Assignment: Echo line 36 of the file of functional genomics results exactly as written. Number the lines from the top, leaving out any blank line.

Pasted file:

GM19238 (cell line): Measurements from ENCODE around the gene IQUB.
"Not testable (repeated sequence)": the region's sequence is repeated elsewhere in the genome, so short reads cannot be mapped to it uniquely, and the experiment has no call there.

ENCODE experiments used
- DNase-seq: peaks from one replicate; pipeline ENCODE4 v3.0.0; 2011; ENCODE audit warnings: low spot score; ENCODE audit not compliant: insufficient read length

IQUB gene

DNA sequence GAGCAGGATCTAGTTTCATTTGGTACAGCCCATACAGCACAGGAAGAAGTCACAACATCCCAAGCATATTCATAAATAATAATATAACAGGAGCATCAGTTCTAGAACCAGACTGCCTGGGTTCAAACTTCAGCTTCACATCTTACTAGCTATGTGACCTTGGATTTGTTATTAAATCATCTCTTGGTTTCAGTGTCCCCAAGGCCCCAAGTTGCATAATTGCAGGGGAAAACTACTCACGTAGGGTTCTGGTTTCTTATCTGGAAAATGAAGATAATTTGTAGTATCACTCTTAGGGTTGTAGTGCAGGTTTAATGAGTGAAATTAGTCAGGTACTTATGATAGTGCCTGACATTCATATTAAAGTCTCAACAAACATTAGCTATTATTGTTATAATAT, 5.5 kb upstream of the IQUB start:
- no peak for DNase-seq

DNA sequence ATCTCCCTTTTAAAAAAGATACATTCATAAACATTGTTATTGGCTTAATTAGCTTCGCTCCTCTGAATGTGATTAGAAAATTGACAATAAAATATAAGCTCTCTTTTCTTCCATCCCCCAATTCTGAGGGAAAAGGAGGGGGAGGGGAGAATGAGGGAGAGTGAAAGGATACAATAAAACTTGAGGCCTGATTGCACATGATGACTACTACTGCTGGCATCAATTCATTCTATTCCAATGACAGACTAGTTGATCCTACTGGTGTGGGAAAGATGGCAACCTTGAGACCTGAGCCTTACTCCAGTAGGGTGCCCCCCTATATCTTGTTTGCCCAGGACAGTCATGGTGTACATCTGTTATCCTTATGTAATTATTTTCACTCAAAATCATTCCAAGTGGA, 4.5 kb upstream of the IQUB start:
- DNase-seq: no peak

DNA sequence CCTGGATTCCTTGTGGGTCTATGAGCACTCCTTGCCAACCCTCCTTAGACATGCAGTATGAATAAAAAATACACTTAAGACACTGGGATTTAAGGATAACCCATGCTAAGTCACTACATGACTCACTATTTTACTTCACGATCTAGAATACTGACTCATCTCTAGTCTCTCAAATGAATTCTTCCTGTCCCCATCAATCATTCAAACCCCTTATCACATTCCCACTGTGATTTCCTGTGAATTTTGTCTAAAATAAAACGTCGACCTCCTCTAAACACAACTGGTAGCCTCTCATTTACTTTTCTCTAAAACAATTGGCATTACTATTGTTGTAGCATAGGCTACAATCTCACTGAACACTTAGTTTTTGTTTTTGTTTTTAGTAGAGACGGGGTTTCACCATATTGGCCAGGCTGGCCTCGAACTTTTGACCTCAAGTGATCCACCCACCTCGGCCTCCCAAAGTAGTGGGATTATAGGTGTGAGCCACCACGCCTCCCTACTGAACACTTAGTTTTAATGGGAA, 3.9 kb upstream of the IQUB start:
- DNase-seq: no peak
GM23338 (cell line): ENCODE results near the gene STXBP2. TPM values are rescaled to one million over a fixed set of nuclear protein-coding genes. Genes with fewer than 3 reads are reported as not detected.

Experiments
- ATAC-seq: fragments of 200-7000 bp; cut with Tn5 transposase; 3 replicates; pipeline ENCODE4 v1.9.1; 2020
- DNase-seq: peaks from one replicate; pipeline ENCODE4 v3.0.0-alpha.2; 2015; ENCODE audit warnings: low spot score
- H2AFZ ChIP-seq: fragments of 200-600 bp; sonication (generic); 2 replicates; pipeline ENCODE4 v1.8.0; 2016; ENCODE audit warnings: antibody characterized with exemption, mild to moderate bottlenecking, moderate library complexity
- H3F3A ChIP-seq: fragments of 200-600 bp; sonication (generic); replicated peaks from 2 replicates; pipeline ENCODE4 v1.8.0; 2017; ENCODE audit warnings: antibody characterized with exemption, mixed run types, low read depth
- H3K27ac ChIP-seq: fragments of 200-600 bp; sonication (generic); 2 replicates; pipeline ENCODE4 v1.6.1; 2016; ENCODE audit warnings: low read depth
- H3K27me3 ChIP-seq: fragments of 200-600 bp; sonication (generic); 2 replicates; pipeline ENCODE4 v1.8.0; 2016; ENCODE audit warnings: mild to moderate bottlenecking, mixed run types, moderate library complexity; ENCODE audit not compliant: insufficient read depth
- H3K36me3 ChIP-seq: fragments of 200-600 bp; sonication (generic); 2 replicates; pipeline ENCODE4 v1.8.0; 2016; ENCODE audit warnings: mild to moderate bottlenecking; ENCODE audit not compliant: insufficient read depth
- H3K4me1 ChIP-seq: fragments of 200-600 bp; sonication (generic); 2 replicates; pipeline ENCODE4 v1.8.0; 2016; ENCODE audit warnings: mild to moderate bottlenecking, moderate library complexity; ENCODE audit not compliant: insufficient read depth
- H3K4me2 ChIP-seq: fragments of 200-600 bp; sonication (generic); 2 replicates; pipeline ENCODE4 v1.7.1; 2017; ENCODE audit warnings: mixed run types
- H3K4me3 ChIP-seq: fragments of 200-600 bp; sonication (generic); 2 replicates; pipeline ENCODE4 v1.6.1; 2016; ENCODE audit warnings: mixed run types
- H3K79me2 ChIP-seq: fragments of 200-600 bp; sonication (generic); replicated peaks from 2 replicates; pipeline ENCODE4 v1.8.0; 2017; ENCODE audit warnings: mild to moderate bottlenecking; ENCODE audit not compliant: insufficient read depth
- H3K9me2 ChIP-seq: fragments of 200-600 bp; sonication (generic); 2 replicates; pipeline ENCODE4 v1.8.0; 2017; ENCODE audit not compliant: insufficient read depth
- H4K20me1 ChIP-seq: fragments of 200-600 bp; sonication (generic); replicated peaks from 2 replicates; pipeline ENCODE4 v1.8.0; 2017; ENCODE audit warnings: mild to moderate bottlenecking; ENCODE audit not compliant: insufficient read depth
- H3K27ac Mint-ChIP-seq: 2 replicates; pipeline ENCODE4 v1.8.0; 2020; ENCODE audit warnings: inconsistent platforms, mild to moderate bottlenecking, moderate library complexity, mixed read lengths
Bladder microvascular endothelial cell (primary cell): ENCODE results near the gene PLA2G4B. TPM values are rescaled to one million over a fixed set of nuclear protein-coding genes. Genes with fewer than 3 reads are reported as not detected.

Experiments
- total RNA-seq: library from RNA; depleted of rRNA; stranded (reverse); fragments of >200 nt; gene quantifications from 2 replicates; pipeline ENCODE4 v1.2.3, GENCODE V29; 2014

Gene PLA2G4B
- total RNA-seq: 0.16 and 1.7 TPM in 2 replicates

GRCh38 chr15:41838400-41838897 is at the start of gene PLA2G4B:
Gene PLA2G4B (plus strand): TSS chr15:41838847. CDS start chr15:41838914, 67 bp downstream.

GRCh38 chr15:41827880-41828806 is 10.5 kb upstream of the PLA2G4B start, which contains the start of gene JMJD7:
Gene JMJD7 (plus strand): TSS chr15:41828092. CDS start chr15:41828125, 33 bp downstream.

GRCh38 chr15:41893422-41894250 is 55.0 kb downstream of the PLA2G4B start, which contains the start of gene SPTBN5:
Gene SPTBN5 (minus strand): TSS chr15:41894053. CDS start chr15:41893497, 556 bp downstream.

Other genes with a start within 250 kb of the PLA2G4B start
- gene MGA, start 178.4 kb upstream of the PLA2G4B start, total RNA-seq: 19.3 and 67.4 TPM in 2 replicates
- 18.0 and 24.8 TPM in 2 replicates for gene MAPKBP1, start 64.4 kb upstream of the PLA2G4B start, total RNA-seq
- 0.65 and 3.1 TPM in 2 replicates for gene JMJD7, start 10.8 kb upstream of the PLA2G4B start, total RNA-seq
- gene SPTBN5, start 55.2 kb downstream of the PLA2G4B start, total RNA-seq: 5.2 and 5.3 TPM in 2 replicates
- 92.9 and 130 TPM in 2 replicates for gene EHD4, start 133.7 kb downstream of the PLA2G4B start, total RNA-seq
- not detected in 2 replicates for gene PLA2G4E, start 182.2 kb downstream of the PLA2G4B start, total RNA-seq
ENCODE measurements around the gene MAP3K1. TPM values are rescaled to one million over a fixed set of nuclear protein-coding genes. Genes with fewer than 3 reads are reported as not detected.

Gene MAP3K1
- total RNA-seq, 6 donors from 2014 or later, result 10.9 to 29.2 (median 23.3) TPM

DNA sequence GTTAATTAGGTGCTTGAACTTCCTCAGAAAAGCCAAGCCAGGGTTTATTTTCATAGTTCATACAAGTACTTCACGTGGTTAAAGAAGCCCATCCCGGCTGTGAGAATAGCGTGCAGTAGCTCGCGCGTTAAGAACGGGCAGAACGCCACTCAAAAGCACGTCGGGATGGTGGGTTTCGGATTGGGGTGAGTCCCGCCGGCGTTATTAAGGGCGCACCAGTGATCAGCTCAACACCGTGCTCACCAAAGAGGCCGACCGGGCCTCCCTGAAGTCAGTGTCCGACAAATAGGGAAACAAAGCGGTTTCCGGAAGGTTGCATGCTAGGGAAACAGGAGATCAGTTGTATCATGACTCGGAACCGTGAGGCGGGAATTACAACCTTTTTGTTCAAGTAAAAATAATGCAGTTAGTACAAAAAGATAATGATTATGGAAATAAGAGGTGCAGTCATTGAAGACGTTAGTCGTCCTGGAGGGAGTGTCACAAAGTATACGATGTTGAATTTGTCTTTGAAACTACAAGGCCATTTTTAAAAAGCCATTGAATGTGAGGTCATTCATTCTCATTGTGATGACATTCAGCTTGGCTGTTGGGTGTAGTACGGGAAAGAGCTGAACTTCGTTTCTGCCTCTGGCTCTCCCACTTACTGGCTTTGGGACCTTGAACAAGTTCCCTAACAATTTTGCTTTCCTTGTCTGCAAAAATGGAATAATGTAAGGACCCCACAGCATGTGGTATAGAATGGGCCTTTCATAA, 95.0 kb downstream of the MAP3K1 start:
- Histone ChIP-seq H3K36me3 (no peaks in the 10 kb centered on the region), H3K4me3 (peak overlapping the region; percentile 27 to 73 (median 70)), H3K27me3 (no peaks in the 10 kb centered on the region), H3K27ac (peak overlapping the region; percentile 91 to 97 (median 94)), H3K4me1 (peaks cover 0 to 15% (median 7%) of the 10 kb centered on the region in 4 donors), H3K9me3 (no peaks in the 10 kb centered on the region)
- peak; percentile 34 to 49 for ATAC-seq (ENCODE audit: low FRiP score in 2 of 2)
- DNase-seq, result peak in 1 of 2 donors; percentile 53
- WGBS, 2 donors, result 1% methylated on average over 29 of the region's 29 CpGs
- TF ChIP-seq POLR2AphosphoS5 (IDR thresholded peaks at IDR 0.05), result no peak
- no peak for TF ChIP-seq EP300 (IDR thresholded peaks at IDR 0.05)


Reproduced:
Gene JMJD7 (plus strand): TSS chr15:41828092. CDS start chr15:41828125, 33 bp downstream.